Second, we suggest to tool vendors to rely more on empirical information about BPMN use when having to make trade-off decisions in BPMN support. Let’s face it – many BPMS do not support the full set of BPMN constructs. This makes sense, because if the system does not have the capability to execute the semantics of a specific construct (say, a transaction around a set of activities) then if would not make sense to allow a system analyst to draw this symbol. So which constructs can a vendor neglect initially and which need to be supported? We would argue that it is of best interest to vendors to focus on those constructs heavily used in practice. Why? Because this would give them access to the widest share of the market. Simple as that. This does not mean, that our suggestion is of a static nature. Of course not. Over time, full support should be given – and (relating to our previous conclusion) also BPMN users should learn the advanced features of BPMN. But organizations and tool vendors alike often face a need to achieve results very very fast. Which also means that releases are built and deployed that are far from finished.
Third, we think that our last conclusion was misread. Our intention is not to discredit the sizable development effort that went into the BPMN specification. More than 120 people participated in more than 120 interactions, be they face to face or conference calls. That’s a lot of BPM expertise leading to the current specification. We do not discourage advancement. We actually like BPMN’s advanced vocabulary. But have you asked end users what they think? Well, we did. Not only in this study but also in Jan’s large-scale BPMN usability studies we did find that users are in fact very troubled by the sheer number of, for example, event constructs. Are they used at a large scale? No. Do users understand their full capacity? Typically not. Why is this not at all reflected in BPMN development? That is exactly our point. Sure, our argument is a somewhat provocative statement. But if it helps to channel some attention to end usage, that’s fair by our standards.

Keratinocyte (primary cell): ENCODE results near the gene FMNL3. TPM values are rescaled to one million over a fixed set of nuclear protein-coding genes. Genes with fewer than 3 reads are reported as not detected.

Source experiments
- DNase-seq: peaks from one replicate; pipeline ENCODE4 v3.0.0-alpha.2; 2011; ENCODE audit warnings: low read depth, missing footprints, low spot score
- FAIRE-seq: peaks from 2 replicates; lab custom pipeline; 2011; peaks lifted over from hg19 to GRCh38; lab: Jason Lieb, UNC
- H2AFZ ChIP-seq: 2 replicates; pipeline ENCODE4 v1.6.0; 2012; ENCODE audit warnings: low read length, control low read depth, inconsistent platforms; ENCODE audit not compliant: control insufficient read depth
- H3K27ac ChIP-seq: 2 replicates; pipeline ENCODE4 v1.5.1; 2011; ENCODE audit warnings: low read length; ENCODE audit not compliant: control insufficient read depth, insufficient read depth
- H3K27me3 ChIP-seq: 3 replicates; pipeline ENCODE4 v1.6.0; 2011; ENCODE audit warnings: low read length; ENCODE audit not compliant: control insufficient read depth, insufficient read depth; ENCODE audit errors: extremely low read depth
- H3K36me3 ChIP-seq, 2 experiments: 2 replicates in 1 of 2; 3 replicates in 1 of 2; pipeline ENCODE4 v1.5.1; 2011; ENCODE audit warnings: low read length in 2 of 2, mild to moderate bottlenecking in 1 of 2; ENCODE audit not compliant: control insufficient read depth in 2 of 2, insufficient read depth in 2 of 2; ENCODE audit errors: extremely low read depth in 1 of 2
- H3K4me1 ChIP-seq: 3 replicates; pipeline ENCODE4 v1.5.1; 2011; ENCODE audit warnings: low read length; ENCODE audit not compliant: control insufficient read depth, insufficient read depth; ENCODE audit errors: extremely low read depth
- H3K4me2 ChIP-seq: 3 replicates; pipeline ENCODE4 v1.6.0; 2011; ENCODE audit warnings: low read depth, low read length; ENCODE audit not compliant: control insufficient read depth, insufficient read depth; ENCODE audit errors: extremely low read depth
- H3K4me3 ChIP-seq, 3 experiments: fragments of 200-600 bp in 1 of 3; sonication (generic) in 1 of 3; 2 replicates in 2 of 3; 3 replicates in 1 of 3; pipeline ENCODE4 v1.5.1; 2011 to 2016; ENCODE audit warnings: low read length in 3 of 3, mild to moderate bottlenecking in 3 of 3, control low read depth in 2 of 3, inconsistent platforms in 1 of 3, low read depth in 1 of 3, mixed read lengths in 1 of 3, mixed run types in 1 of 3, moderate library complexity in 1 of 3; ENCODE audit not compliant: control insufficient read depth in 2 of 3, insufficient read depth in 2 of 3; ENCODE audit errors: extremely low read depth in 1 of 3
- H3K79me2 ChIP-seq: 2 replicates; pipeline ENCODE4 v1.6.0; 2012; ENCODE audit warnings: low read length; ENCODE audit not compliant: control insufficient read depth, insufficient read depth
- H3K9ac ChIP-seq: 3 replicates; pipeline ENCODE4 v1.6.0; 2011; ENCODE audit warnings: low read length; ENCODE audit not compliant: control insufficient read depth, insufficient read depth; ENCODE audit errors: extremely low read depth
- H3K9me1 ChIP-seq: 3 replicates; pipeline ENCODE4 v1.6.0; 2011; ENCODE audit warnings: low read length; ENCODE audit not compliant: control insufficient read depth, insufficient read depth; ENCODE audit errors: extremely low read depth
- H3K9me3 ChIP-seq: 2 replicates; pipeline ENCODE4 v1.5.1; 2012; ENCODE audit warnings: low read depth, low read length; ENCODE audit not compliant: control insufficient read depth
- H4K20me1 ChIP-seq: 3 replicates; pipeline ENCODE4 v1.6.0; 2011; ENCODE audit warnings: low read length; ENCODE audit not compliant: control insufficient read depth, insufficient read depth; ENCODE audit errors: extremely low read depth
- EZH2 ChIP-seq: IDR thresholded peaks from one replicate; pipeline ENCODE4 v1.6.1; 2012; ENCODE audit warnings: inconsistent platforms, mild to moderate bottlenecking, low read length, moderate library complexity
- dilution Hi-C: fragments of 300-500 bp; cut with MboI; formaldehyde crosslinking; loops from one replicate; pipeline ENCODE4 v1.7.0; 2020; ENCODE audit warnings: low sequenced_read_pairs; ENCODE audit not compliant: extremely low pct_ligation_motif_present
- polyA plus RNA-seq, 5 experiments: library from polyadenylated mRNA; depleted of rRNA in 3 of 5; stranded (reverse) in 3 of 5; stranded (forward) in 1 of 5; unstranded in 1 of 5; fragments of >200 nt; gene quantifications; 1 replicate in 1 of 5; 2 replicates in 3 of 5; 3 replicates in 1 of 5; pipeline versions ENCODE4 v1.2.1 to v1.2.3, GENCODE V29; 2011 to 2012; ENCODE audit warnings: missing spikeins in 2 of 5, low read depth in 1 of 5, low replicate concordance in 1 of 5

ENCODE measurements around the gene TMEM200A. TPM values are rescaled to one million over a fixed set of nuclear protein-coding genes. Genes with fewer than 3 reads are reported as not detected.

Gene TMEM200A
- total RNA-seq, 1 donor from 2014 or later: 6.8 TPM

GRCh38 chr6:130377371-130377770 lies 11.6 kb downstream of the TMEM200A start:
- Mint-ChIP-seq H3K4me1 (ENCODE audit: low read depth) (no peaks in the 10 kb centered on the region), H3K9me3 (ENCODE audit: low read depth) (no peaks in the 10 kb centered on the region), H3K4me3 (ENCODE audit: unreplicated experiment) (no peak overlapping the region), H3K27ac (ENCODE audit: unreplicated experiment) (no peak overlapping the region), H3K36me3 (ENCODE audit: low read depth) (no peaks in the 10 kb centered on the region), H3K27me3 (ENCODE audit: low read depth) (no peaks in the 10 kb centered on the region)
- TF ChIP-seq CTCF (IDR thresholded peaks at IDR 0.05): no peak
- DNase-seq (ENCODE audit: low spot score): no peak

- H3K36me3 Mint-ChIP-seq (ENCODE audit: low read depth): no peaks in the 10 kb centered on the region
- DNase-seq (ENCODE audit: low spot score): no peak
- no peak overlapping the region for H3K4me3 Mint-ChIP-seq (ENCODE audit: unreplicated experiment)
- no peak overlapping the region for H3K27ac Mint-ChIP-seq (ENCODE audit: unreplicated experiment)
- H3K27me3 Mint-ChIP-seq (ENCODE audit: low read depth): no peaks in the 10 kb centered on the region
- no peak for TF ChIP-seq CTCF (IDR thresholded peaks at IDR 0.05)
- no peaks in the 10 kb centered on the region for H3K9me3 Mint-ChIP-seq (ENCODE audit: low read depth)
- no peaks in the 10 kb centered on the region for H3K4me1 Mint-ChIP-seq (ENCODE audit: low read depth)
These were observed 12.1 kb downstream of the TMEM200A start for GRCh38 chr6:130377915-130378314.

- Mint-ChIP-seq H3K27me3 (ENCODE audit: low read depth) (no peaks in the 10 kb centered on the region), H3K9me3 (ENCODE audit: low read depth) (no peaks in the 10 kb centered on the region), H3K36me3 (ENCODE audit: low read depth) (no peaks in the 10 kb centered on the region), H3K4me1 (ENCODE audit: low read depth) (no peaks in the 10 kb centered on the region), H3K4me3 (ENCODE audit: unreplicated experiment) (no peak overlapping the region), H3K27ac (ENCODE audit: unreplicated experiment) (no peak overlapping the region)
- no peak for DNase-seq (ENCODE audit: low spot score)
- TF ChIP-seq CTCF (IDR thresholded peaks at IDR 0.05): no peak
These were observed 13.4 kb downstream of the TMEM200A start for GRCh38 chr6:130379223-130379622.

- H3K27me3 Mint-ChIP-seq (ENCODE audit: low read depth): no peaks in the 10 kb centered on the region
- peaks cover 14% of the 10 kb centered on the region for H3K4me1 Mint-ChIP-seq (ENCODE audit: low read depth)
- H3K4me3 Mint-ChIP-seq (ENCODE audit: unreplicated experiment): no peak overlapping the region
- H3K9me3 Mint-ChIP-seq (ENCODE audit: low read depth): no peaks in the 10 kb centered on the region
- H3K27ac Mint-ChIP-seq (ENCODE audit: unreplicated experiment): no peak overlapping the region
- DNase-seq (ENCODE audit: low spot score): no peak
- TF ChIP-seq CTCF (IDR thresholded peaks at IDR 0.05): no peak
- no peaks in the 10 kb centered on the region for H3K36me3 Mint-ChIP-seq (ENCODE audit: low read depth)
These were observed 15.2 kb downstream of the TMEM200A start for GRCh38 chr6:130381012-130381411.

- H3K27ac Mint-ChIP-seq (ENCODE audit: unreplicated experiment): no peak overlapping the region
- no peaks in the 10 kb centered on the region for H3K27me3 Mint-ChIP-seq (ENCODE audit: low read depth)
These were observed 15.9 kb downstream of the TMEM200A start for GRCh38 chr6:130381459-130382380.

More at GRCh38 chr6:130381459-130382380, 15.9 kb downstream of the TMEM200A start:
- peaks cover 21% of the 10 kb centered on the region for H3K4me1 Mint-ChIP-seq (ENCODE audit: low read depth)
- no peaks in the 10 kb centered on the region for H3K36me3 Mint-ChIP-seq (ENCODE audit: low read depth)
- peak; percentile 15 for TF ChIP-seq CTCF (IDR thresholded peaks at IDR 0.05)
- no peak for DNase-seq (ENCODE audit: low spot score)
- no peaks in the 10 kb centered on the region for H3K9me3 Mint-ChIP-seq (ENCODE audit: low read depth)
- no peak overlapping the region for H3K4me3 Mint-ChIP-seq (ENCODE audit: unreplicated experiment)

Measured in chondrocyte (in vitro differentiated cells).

We know a great deal about what BPMN can do in theory, how it is implemented in tools, how training programs (like Bruce’s) look like and even how we generate code from the diagrams and how the semantics can be tested and vigorously verified. But what do we know about how organizations engaged in BPM initiatives use it? Very little. Again, we were motivated by exactly this dearth of knowledge about real-life BPMN practice. Why? Because our own experiences with BPMN and with those organizations using it gave us this hunch that the theoretical usage (what vendors and consultants and trainers tell us) often has little to do with what the end users think or do (the practical usage). And why is it important to know what the end users think and do? Because it can help the researchers, vendors, consultants and trainers of this world to channel their attention and efforts to those problems real users face. Instead of the problems we think exist in practice.

We try to feed our empirical research back to the BPMN community – in the form of blogs, practitioner papers, or even directly by knocking on the door of OMG. Whether we are heard, and whether our findings have the type of impact we hoped is a different story. But we are always open for debate.